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3/3 Beaufort, SC: Jails might become new immigrant gatekeepers
Released 06 March 2007  By LORI YOUNT - Beaufort Gazette

Jails might become new immigrant gatekeepers

March 3 2007
By LORI YOUNT - Beaufort Gazette

A group of state legislators wants all South Carolina jails to follow Beaufort County's ambition by requiring them to gain the federal powers necessary to check the immigration status of people arrested on felony and driving under the influence charges.

The proposal introduced in the House of Representatives in December has drawn fire from state law enforcement officials who say though Beaufort County may be able to afford the personnel, it would be pointless and even impossible for smaller counties to staff or fund the initiative.

Sponsoring legislators want to reduce the number of illegal immigrants local jails are burdened with, said Rep. Michael Pitts, R-Laurens, one of the bill's co-sponsors and the sponsor of bills prohibiting employment of illegal immigrants. He said he is willing to work with law enforcement to find the most seamless way to remove illegal immigrants from local jails as soon as possible.

"Because if they commit crimes, especially felonious crimes, I want to force the feds to do their jobs and to get them out," said Pitts, a retired Greenville police officer. "Unfortunately, the states have to address this."

At the advisement of S.C. Sheriff's Association Executive Director Jeff Moore, the bill was bumped back this week to a subcommittee from the House Judiciary Committee.

Moore said that for all counties to meet the proposal's requirement to make "a reasonable effort" to "determine the nationality" of a person confined on felony or driving under the influence charges, they'd have to apply to Congress for a special status under federal statute.

"What most people on committee didn't know is a jail or law enforcement just doesn't have open access to a database," he said. "We know some counties, such as Mecklenberg (N.C.) have successfully completed it, but it took them over $1 million to do it. They've got to realize Jasper County Council isn't going to do it. Beaufort might. But don't mandate everybody to do something the federal government controls."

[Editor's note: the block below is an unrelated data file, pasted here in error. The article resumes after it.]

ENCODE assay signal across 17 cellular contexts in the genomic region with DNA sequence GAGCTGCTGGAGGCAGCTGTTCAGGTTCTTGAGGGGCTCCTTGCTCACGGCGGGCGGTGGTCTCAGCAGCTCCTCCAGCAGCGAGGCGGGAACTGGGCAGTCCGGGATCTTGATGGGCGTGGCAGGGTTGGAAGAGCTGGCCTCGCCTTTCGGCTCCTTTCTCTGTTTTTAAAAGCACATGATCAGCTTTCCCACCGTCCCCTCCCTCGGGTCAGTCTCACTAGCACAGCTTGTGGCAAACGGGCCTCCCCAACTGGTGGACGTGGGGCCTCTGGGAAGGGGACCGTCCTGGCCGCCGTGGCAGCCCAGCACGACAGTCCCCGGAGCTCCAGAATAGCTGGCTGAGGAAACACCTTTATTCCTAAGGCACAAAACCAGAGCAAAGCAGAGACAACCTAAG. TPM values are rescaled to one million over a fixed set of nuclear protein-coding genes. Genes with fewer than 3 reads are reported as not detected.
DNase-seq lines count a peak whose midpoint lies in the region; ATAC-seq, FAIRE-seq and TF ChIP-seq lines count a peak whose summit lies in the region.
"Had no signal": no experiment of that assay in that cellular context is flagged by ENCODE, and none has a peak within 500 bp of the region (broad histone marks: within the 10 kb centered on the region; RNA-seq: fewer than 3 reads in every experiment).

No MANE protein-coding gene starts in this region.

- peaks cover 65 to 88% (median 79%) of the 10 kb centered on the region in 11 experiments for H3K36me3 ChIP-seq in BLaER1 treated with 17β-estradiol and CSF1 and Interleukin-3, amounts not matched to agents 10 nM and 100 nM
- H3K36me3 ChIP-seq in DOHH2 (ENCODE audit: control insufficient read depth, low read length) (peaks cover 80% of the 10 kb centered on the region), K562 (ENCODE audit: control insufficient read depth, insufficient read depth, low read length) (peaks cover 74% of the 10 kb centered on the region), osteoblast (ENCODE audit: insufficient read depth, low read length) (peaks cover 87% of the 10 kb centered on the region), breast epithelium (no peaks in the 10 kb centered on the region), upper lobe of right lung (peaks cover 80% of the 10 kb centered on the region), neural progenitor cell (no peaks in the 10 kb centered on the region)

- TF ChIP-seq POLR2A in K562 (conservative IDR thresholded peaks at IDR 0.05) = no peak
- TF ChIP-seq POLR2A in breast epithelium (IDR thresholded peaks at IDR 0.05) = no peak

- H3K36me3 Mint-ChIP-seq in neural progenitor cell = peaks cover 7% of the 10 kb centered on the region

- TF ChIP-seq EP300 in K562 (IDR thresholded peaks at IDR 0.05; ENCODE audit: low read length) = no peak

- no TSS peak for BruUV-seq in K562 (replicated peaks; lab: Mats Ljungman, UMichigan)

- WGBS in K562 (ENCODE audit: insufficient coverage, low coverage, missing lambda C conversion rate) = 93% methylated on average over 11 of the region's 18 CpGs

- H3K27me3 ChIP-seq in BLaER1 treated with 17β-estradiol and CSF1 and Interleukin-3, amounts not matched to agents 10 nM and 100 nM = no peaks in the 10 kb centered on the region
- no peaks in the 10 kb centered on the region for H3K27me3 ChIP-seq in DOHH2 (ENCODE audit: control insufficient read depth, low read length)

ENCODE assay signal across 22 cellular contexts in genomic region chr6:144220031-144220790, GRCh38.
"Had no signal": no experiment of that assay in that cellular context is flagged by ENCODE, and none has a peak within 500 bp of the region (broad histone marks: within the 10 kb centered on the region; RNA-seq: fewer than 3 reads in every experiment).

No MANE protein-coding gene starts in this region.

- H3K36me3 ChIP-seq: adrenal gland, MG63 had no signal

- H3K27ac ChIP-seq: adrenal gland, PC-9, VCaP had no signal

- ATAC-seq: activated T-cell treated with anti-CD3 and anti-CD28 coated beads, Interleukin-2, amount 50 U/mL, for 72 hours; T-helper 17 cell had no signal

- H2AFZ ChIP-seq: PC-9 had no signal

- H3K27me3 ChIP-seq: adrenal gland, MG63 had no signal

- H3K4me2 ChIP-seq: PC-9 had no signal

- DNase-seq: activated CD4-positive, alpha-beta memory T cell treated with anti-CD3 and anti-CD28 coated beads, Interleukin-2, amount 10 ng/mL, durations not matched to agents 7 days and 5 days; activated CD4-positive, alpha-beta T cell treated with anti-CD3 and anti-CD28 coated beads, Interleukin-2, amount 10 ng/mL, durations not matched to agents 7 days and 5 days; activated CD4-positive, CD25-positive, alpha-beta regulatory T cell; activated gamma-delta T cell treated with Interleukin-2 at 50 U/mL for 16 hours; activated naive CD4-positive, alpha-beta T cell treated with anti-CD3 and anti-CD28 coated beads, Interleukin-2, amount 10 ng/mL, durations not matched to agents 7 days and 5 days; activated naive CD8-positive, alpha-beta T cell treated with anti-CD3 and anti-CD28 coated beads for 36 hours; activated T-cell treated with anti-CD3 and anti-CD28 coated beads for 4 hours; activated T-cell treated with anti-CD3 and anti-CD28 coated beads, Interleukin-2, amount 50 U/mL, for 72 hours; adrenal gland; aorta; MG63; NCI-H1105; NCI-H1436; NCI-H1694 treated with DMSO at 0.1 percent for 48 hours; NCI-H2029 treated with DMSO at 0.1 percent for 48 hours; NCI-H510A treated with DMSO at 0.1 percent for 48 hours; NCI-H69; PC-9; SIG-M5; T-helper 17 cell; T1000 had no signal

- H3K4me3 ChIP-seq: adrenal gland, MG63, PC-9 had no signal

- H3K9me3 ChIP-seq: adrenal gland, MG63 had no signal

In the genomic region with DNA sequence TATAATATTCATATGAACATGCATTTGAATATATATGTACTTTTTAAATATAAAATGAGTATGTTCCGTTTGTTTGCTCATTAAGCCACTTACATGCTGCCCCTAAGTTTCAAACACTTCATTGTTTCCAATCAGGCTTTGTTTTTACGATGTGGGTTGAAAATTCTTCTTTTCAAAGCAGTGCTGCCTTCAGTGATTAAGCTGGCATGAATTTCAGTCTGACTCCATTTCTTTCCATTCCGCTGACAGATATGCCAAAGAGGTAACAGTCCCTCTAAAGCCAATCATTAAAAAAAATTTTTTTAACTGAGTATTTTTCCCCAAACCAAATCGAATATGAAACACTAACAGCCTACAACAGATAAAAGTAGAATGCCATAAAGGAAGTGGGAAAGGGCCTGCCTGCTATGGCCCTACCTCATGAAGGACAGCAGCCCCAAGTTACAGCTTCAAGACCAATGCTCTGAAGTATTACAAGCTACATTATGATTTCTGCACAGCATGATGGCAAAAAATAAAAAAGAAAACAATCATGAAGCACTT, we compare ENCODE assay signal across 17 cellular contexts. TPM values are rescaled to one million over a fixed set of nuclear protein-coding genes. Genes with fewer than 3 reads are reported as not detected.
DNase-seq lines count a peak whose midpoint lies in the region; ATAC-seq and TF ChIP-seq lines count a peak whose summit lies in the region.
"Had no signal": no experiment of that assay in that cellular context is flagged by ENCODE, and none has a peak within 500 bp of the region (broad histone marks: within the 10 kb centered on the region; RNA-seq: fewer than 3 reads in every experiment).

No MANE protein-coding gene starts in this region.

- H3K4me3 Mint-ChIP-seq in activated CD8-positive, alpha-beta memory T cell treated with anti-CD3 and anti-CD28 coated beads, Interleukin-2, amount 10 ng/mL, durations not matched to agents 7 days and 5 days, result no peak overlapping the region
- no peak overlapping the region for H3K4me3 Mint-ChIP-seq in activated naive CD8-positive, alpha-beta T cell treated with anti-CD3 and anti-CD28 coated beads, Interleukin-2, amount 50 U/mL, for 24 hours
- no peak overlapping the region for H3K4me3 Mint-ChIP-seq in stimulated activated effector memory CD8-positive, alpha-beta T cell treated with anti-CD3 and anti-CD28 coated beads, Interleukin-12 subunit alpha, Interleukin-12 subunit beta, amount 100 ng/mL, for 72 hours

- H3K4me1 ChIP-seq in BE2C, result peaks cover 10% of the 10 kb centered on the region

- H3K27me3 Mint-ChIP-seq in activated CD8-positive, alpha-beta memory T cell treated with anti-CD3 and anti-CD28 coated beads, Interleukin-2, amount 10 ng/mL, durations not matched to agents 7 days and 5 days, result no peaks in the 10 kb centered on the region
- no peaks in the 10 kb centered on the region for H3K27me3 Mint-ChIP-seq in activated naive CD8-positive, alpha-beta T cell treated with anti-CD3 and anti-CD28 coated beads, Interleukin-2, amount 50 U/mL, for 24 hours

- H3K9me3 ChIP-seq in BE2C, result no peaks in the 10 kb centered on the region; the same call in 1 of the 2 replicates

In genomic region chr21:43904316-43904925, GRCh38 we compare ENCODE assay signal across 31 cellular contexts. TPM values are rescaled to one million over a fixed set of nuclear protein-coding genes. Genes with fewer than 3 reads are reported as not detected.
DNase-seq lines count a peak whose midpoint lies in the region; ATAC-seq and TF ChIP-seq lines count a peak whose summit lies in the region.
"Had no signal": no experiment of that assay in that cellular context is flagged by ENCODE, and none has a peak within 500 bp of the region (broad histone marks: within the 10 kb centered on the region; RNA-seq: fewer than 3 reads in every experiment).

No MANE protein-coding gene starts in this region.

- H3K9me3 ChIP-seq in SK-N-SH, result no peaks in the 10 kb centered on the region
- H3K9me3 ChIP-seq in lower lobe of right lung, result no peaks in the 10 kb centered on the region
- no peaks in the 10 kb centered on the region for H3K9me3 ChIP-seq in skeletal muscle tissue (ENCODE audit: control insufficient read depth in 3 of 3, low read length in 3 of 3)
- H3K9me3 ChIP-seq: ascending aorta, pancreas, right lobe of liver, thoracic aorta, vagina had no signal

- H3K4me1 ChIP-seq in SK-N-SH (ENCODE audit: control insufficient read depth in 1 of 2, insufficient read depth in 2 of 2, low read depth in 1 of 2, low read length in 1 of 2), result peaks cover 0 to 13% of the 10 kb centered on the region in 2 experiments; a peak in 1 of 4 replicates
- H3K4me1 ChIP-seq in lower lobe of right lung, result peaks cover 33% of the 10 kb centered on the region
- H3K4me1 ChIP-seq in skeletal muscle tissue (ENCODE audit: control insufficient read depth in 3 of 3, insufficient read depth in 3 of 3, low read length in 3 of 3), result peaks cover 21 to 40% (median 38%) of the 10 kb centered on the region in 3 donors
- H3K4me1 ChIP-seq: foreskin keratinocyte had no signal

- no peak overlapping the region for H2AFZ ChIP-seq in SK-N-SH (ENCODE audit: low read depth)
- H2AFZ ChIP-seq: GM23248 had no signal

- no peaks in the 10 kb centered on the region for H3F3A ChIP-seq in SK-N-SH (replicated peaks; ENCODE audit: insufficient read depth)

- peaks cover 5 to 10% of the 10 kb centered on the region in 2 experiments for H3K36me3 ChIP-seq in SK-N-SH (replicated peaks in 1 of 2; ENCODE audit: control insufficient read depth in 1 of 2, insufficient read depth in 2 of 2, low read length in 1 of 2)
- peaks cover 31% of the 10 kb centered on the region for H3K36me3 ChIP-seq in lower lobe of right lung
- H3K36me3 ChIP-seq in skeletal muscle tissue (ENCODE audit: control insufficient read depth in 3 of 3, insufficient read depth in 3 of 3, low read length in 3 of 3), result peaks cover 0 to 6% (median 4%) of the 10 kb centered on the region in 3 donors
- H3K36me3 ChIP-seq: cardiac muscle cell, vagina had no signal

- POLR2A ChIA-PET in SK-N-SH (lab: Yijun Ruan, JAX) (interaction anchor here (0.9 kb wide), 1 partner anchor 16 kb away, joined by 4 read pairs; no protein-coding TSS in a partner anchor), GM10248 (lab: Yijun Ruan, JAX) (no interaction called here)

Beaufort County Sheriff P.J. Tanner in November announced his plan to obtain the federal status. Though he said he has no timeline on when Beaufort County would be given the OK, Tanner said training would start as soon as the federal designation is agreed upon with the U.S. Department of Homeland Security.

York County is also applying for the status.

The federal government will pay for the training of four deputies and seven corrections officer and computer equipment, Tanner said.

Extra costs to the county will be about $225,000 to hire seven more corrections officers so one trained officer is on duty to check immigration status of all inmates booked in at all times, Beaufort County Detention Center Director Phil Foot said.

He said he hopes the designation will help jail staff quickly process inmates who have already paid fines or bonds for misdemeanors but remain in jail taking up bed space due to federal immigration holds.

Tanner said his four police officers will be able to cooperate with federal agents more in investigations involving illegal immigrants.

Moore said a statewide measure wouldn't clear jails, in part because the way the designation works and in part because of federal Immigration and Custom Enforcement's limited regional resources.

"It doesn't help relieve jails at all," he said. "It's a total misunderstanding. (Federal agents) don't come and get them until they go on trial and go to prison."

Part of the bill also requires the State Law Enforcement Division to negotiate and receive this federal designation.

SLED Chief Robert Stewart said his office will have to do whatever the legislature mandates, but there are no plans to apply for federal powers of immigration enforcement.

"It's purely a manpower issue with us," said Stewart, who estimated achieving the status would cost more than $1 million. "There's more than enough work for every SLED agent," adding most suspected illegal immigrants the department deals with are victims of crime.

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